Emma Jones’ The Striped World – Reviewed by Jade Cuttle

A restless energy ripples beneath the surface of Emma Jones’ first collection The Striped World, its tidal thematic thread carried by the ebb and flow of surprise and shifting instability. In examining the endless turmoil of the external world, with the shifting of seasons and seas, the collection ends in examining the shifting tides within the self. In the poem ‘Creator’, a ‘second self’ slides out from the first, rearing its glossy head in proclamation of independence and refusing to be tamed. In another, the mind flares out as though it were a separate matter, lived in ‘like a paradisial ape lives in a garden’. Indeed, there is the sense that these poems are alive and cannot be tamed.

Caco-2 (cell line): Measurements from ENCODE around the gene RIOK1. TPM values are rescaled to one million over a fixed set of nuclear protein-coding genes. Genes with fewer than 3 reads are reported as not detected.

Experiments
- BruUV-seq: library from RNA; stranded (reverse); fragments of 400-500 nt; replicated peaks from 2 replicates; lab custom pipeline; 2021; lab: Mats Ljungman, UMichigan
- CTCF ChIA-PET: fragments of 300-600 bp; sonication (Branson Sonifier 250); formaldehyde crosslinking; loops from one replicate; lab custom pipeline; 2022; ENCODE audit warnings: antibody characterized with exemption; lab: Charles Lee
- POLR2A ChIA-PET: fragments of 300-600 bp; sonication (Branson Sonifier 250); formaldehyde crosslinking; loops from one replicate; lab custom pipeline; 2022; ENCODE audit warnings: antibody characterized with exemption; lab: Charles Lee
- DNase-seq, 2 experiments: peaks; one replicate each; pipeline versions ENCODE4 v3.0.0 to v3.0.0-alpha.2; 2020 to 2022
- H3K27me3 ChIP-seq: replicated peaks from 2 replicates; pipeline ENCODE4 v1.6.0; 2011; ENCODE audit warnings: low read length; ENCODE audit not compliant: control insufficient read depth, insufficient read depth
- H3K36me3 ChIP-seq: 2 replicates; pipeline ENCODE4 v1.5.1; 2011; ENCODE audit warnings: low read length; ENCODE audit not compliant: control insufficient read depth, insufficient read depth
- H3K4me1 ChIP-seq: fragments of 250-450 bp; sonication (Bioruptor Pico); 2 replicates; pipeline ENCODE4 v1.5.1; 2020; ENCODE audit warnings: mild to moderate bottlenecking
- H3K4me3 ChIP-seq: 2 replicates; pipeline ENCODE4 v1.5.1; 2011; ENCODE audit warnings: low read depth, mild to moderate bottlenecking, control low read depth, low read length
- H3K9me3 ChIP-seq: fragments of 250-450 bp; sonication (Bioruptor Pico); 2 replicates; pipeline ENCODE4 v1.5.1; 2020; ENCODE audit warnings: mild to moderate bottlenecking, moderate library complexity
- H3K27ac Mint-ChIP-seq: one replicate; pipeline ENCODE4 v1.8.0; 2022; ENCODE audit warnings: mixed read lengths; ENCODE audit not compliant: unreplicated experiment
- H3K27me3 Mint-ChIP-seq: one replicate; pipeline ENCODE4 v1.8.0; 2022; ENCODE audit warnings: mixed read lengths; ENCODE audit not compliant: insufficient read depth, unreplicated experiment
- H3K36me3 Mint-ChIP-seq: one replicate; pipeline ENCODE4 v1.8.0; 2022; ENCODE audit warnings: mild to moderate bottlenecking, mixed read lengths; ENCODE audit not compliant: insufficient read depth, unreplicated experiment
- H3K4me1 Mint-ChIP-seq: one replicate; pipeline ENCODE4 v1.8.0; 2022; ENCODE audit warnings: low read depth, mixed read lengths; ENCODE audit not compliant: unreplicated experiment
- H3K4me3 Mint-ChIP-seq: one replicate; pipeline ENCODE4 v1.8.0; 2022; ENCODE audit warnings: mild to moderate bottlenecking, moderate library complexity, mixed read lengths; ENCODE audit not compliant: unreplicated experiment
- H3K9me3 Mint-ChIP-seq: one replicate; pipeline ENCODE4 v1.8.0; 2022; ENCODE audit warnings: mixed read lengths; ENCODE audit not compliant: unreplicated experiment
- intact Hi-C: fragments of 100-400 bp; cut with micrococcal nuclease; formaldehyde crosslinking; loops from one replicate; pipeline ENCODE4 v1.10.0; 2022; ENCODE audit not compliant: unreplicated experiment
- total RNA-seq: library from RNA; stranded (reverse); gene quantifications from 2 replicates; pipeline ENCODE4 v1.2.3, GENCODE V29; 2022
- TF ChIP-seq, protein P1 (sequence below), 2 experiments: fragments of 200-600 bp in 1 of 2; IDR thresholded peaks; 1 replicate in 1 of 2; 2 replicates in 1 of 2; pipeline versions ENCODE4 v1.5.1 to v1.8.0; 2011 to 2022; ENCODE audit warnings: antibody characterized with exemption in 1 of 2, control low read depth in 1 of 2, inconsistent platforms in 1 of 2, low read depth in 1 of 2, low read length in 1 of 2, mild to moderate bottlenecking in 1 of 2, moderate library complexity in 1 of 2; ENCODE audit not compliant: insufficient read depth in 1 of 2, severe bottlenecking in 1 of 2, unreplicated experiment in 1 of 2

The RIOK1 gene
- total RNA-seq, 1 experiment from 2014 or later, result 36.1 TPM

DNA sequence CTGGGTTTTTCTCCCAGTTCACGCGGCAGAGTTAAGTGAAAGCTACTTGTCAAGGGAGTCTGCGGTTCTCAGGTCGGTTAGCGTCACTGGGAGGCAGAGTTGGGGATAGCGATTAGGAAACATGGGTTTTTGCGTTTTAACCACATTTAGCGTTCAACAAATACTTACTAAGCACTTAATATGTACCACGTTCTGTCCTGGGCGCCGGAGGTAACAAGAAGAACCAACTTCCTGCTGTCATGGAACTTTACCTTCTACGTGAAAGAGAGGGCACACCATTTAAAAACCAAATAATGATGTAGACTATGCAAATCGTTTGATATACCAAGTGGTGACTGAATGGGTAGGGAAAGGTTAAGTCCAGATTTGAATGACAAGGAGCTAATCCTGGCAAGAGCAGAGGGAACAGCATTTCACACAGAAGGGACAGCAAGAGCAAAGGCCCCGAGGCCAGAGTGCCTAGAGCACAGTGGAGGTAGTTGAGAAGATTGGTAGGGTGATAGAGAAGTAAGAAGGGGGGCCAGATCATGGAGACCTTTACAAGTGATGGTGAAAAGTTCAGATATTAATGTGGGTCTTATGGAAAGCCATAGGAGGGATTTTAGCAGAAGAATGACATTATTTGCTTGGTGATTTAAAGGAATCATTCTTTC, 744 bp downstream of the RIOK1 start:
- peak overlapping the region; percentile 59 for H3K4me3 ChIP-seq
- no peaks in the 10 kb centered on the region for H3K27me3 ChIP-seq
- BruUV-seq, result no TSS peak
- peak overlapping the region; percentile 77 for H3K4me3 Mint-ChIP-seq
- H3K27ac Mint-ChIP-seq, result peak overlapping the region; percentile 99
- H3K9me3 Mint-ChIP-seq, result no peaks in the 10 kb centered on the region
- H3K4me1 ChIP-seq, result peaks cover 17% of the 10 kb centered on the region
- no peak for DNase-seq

Jones jacket

In the poem ‘Painting’, the painting leans out, forgetful, and reality is forged and fashioned in the shadow of the paintbrush, like poetry in the shadow of the pen. And yet, these poems escape their shadow, they are not anchored to their page; instead, they emerge like the “shipwreck that might rise” in the poem ‘Waiting’. It is written in this beautiful collection that “poems are pearls”, and indeed, these poems are precious and should be nestled close to the heart.


Jade Cuttle is studying at the University of Cambridge, is an editor at Cambridge Creatives and a regular contributor for a range of magazines. She is a recipient of two Foyle Young Poets Awards, has won competitions including Ledbury Poetry Festival Competition, National Student Poetry Competition and BBC Proms Poetry Competition – recently featured on Radio 3 – and is looking to publish her first pamphlet. Tweets @JadeCuttle

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